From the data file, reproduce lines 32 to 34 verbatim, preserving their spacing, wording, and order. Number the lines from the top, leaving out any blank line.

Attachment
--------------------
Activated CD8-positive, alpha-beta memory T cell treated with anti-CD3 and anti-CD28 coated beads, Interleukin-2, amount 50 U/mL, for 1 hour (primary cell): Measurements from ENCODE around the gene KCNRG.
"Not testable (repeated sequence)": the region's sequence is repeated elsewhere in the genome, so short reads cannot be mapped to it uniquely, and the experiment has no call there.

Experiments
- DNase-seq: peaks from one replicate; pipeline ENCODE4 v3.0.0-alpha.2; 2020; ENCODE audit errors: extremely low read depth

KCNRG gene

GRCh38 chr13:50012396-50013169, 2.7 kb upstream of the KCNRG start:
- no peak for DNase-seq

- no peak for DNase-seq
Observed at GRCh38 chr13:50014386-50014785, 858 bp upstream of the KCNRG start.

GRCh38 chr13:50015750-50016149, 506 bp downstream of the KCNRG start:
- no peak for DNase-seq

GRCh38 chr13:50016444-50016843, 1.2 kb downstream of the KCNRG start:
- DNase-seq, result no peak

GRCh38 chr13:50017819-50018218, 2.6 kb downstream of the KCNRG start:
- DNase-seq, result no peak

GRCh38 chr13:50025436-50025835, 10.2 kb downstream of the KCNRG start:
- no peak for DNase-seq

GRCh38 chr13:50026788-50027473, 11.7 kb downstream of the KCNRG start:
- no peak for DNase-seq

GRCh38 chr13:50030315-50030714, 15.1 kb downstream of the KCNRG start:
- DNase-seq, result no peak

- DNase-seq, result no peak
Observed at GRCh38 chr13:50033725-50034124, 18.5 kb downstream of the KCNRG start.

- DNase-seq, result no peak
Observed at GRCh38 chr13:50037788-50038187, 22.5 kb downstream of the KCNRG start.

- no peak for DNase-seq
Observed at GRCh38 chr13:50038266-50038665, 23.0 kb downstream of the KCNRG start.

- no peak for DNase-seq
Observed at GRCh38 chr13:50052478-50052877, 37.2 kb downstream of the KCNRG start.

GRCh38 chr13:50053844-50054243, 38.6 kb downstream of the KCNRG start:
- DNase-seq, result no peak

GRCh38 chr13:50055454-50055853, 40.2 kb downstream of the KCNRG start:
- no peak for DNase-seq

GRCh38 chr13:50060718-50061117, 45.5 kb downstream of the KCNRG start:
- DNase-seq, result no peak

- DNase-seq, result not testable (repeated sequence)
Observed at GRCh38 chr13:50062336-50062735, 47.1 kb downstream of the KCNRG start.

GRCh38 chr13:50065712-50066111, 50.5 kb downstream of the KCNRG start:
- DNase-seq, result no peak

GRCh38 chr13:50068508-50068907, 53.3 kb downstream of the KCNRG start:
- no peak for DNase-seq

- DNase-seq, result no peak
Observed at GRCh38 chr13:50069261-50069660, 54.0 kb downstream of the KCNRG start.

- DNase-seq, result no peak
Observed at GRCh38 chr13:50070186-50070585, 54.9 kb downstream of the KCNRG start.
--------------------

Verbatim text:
GRCh38 chr13:50055454-50055853, 40.2 kb downstream of the KCNRG start:
- no peak for DNase-seq

GRCh38 chr13:50060718-50061117, 45.5 kb downstream of the KCNRG start: